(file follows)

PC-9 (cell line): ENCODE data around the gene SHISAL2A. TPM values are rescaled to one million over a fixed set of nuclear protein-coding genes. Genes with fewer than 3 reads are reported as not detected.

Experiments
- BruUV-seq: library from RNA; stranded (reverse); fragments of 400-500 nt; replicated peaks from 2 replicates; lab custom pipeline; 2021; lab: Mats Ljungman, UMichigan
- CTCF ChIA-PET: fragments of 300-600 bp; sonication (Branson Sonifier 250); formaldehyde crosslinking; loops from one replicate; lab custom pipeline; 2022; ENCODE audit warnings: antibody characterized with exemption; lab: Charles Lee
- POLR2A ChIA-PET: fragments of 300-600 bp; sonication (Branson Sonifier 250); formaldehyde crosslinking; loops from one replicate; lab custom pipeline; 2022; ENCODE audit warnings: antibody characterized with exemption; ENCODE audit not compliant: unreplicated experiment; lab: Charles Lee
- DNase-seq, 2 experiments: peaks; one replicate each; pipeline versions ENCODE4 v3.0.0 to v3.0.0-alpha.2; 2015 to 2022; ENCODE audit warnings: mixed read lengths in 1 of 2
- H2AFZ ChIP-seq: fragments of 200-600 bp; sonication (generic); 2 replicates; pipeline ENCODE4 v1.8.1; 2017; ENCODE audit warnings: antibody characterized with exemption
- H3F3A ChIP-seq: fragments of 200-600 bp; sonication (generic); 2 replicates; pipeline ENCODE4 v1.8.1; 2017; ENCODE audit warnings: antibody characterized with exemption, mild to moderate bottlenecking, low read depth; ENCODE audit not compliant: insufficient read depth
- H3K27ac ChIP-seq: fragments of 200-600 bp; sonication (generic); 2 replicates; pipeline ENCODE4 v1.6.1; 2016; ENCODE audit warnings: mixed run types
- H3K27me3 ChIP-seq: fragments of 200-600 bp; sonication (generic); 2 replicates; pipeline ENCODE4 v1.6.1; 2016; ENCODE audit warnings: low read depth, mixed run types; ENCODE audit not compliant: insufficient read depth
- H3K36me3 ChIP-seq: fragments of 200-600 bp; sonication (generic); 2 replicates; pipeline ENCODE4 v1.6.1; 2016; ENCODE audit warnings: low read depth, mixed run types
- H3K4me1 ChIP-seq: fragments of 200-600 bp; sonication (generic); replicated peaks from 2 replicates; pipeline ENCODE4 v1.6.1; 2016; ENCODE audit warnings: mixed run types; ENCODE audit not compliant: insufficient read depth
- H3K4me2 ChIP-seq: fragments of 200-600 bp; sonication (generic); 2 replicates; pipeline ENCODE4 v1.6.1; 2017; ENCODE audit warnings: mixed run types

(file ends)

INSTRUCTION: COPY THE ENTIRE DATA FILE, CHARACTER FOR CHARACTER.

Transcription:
PC-9 (cell line): ENCODE data around the gene SHISAL2A. TPM values are rescaled to one million over a fixed set of nuclear protein-coding genes. Genes with fewer than 3 reads are reported as not detected.

Experiments
- BruUV-seq: library from RNA; stranded (reverse); fragments of 400-500 nt; replicated peaks from 2 replicates; lab custom pipeline; 2021; lab: Mats Ljungman, UMichigan
- CTCF ChIA-PET: fragments of 300-600 bp; sonication (Branson Sonifier 250); formaldehyde crosslinking; loops from one replicate; lab custom pipeline; 2022; ENCODE audit warnings: antibody characterized with exemption; lab: Charles Lee
- POLR2A ChIA-PET: fragments of 300-600 bp; sonication (Branson Sonifier 250); formaldehyde crosslinking; loops from one replicate; lab custom pipeline; 2022; ENCODE audit warnings: antibody characterized with exemption; ENCODE audit not compliant: unreplicated experiment; lab: Charles Lee
- DNase-seq, 2 experiments: peaks; one replicate each; pipeline versions ENCODE4 v3.0.0 to v3.0.0-alpha.2; 2015 to 2022; ENCODE audit warnings: mixed read lengths in 1 of 2
- H2AFZ ChIP-seq: fragments of 200-600 bp; sonication (generic); 2 replicates; pipeline ENCODE4 v1.8.1; 2017; ENCODE audit warnings: antibody characterized with exemption
- H3F3A ChIP-seq: fragments of 200-600 bp; sonication (generic); 2 replicates; pipeline ENCODE4 v1.8.1; 2017; ENCODE audit warnings: antibody characterized with exemption, mild to moderate bottlenecking, low read depth; ENCODE audit not compliant: insufficient read depth
- H3K27ac ChIP-seq: fragments of 200-600 bp; sonication (generic); 2 replicates; pipeline ENCODE4 v1.6.1; 2016; ENCODE audit warnings: mixed run types
- H3K27me3 ChIP-seq: fragments of 200-600 bp; sonication (generic); 2 replicates; pipeline ENCODE4 v1.6.1; 2016; ENCODE audit warnings: low read depth, mixed run types; ENCODE audit not compliant: insufficient read depth
- H3K36me3 ChIP-seq: fragments of 200-600 bp; sonication (generic); 2 replicates; pipeline ENCODE4 v1.6.1; 2016; ENCODE audit warnings: low read depth, mixed run types
- H3K4me1 ChIP-seq: fragments of 200-600 bp; sonication (generic); replicated peaks from 2 replicates; pipeline ENCODE4 v1.6.1; 2016; ENCODE audit warnings: mixed run types; ENCODE audit not compliant: insufficient read depth
- H3K4me2 ChIP-seq: fragments of 200-600 bp; sonication (generic); 2 replicates; pipeline ENCODE4 v1.6.1; 2017; ENCODE audit warnings: mixed run types